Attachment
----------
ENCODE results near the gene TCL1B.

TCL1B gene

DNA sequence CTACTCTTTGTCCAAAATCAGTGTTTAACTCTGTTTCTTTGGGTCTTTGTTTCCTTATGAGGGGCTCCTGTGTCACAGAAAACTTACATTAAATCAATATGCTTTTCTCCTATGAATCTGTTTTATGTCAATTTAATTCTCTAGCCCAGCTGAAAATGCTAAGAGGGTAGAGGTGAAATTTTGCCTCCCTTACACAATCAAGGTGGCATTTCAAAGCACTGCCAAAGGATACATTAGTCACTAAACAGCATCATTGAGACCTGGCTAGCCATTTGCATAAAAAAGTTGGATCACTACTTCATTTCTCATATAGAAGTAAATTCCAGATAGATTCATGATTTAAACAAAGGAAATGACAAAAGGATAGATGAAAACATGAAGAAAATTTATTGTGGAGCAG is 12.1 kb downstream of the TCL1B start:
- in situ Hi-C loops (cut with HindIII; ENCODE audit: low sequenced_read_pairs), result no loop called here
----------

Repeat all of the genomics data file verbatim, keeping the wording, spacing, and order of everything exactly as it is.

ENCODE results near the gene TCL1B.

TCL1B gene

DNA sequence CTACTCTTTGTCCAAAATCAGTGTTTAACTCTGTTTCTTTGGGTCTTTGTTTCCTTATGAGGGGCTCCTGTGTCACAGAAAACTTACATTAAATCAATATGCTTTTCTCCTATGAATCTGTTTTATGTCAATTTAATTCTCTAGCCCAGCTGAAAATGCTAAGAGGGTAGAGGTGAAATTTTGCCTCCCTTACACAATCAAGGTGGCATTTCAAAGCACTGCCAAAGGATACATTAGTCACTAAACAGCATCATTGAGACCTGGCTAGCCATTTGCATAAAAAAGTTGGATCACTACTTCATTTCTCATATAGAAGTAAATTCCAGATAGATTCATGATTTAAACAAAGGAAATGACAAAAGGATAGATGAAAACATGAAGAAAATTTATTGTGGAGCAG is 12.1 kb downstream of the TCL1B start:
- in situ Hi-C loops (cut with HindIII; ENCODE audit: low sequenced_read_pairs), result no loop called here